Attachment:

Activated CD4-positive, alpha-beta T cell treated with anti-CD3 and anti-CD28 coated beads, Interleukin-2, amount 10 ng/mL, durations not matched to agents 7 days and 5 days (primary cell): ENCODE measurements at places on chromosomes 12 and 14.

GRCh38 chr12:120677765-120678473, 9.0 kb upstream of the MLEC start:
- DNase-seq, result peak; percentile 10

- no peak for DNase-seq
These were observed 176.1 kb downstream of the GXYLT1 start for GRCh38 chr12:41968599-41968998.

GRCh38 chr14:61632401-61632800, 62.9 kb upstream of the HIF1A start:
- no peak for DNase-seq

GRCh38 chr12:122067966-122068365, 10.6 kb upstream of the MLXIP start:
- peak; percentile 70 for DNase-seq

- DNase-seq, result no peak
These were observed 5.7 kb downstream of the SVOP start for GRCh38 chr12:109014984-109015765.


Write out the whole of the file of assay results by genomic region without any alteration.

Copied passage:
Activated CD4-positive, alpha-beta T cell treated with anti-CD3 and anti-CD28 coated beads, Interleukin-2, amount 10 ng/mL, durations not matched to agents 7 days and 5 days (primary cell): ENCODE measurements at places on chromosomes 12 and 14.

GRCh38 chr12:120677765-120678473, 9.0 kb upstream of the MLEC start:
- DNase-seq, result peak; percentile 10

- no peak for DNase-seq
These were observed 176.1 kb downstream of the GXYLT1 start for GRCh38 chr12:41968599-41968998.

GRCh38 chr14:61632401-61632800, 62.9 kb upstream of the HIF1A start:
- no peak for DNase-seq

GRCh38 chr12:122067966-122068365, 10.6 kb upstream of the MLXIP start:
- peak; percentile 70 for DNase-seq

- DNase-seq, result no peak
These were observed 5.7 kb downstream of the SVOP start for GRCh38 chr12:109014984-109015765.